It’s Not a State Emergency, It’s the Jerusalem Marathon

It's a bird, it's a plane,'s a marathon....

In Israel, there are usually two times when traffic comes to a standstill and the roads are eerily quiet. One is Yom Kippur (or Day of Atonement) the Jewish holiday that brings an end to the “Days of Awe” at the beginning of the Jewish New Year.  Yom Kippur is a serious holiday, with most observant Jews spending the day in synagogue, fasting and praying that God will hear their prayers of atonement and inscribe them in the Book of Life for the coming year. Everything shuts down in W. Jerusalem, not a shop is open, nor a car to be found on the street. It’s quite something to experience; the only point of comparison that comes to mind is the quiet that descends upon American cities on Christmas day when pretty much everything, except some ethnic restaurants and movie theatres, closes. Of course it’s not quite the right comparison because Yom Kippur is a solemn time for reflection, and Christmas is a grand celebration (consumer and otherwise), but it’s the best I can muster.  Yet another difference, while observant Jews fast and pray, secular Jews bike in the streets.


 The other time is on Yom Hazikaron, or the Day of Remembrance, when Israelis commemorate all of the service men and women who have fallen in Israeli wars.  It takes place the day before Yom Haatzma-ut (The Day of Independence, which varies year to year because Israel follows a lunar calendar, but is typically celebrated outside of Israel on May 15), when BBQ becomes a national act as Jewish Israelis celebrate the victory of the 1948 war and Palestinians commemorate the Nakba (literally “the day of the destruction”)  and refrain from BBQ.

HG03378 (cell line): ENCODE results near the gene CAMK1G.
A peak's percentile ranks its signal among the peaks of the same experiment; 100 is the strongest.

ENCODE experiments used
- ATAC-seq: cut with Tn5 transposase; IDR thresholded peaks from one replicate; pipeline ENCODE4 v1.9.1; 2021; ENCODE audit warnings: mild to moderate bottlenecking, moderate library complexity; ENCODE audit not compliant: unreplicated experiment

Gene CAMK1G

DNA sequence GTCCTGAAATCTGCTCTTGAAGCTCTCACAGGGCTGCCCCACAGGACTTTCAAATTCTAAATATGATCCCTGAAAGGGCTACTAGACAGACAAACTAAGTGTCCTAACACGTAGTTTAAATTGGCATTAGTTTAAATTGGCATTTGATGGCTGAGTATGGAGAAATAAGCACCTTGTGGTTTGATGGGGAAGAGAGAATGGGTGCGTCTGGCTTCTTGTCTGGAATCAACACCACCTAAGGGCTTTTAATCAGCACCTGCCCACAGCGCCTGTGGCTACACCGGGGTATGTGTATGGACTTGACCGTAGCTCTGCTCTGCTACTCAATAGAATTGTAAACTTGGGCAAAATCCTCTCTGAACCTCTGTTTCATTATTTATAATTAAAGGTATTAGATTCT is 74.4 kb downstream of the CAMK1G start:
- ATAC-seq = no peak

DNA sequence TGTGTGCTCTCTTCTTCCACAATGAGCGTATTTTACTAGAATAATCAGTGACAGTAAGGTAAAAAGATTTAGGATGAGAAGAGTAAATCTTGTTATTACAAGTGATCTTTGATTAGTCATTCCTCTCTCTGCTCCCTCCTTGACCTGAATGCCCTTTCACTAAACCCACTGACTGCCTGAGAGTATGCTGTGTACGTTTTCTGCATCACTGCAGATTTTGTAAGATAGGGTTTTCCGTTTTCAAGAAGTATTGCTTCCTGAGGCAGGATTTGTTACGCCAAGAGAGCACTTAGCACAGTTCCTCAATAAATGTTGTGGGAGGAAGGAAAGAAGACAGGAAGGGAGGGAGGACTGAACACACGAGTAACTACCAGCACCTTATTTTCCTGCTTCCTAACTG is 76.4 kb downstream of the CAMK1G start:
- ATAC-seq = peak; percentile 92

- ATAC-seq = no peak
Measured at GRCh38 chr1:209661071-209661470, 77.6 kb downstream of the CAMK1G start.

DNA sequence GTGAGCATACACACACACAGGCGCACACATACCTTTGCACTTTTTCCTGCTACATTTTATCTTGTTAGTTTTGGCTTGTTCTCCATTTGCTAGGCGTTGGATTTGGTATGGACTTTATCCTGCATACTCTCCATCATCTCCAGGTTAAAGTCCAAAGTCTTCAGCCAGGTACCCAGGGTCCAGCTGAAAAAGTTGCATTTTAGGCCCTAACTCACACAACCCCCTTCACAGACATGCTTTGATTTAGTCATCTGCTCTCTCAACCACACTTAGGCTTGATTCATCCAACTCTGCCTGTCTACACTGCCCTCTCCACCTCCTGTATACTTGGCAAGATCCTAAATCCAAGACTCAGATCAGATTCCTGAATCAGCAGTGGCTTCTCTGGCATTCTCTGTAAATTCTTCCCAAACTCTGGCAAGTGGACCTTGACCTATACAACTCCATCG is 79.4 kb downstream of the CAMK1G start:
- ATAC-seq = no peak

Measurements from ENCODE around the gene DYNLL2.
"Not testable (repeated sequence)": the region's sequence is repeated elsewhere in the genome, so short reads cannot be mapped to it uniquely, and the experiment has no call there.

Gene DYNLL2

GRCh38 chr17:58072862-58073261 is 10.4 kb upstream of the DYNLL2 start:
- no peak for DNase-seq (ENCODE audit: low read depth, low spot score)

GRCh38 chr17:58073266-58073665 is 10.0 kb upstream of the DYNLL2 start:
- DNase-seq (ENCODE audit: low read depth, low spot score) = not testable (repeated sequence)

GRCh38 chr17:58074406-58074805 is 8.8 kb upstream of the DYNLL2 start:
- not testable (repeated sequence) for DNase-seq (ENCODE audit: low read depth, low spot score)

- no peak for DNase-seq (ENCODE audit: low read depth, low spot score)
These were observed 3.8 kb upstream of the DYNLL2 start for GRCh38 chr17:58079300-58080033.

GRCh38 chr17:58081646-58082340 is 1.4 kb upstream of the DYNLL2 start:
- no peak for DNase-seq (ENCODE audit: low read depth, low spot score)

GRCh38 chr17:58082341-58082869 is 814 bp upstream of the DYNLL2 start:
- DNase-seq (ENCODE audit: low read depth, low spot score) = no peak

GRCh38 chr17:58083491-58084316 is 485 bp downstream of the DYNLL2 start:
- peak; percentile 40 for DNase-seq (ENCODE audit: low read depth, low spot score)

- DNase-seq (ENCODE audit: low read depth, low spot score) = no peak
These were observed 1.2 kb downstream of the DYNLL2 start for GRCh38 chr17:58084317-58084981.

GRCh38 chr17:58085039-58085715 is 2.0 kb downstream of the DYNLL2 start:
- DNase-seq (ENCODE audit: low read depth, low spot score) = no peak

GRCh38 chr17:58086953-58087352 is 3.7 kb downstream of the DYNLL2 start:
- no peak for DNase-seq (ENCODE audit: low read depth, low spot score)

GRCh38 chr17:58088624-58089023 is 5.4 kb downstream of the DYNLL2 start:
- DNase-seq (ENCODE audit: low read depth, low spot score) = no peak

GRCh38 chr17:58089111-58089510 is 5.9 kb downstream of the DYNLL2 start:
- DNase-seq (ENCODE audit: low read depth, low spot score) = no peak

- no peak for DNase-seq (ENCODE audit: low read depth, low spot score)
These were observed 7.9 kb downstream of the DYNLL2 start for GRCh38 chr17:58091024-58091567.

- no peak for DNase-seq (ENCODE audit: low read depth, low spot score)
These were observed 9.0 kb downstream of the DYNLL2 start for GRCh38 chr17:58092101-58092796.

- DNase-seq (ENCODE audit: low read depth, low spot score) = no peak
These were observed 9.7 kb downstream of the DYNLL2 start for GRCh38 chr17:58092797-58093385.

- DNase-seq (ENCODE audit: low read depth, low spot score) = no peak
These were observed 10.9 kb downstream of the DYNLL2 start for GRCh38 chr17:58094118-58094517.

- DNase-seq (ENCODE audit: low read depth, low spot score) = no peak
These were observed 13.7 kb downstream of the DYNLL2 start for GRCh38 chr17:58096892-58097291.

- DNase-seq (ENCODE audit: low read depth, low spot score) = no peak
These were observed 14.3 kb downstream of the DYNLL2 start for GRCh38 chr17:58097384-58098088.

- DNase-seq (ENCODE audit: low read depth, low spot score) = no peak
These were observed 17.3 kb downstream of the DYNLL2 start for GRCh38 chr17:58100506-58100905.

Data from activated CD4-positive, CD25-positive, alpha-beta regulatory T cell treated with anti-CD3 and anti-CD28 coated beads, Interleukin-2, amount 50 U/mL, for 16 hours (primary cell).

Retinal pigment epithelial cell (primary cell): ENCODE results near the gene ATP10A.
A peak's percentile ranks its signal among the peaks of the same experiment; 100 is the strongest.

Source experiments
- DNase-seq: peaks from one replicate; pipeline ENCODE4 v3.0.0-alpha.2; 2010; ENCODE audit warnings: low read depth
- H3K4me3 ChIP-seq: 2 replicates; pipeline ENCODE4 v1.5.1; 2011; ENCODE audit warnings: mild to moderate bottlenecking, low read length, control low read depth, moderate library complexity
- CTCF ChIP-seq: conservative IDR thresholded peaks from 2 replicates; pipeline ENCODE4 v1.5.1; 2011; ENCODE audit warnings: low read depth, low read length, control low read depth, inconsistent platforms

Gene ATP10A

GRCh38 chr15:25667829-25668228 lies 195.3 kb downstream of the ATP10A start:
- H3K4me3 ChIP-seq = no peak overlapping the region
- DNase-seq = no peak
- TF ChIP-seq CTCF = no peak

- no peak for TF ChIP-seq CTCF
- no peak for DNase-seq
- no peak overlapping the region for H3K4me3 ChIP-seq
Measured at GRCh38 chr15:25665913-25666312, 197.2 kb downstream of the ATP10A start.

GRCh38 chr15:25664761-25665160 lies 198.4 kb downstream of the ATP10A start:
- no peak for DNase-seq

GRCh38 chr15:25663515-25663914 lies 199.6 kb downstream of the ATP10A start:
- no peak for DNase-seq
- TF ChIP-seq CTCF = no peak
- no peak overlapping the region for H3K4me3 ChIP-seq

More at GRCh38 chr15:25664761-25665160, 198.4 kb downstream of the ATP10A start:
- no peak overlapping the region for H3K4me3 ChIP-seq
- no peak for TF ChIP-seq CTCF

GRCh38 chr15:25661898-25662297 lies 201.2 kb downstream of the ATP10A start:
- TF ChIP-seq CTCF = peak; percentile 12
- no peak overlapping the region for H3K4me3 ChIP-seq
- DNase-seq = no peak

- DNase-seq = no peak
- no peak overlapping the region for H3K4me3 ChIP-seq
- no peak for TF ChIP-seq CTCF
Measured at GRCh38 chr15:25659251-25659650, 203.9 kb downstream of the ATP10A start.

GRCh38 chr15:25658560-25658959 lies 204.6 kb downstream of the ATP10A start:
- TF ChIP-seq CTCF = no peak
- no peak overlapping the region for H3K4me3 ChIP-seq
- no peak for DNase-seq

Last Friday we awoke to an amazingly quiet city. All of Jerusalem’s major roads were closed to traffic, and the pedestrians were out in droves. Why, you might ask? Because Jerusalem held its second International Marathon.  More than 900 runners came from all over the world to take part, and traffic came to a standstill as a result.

It was a beautiful sight to behold. All the main roads in the downtown were bursting with runners.   

According to Arutz 7, more than 15,000 took part in marathon and marathon-related running activities.

It was really quite inspiring to see so many people coming together to run. Of course for anyone trying to get out of town, it was a nightmare. Public transport shut down until 2pm, which is when things begin winding down anyway on a Fri, in preparation for the Sabbath.  As one local paper put it, if you’re not running the marathon, stay home.  I for one am glad we didn’t. In a week where most of the news focused on rockets and Iran, it was nice to end it by cheering on a sea of runners.

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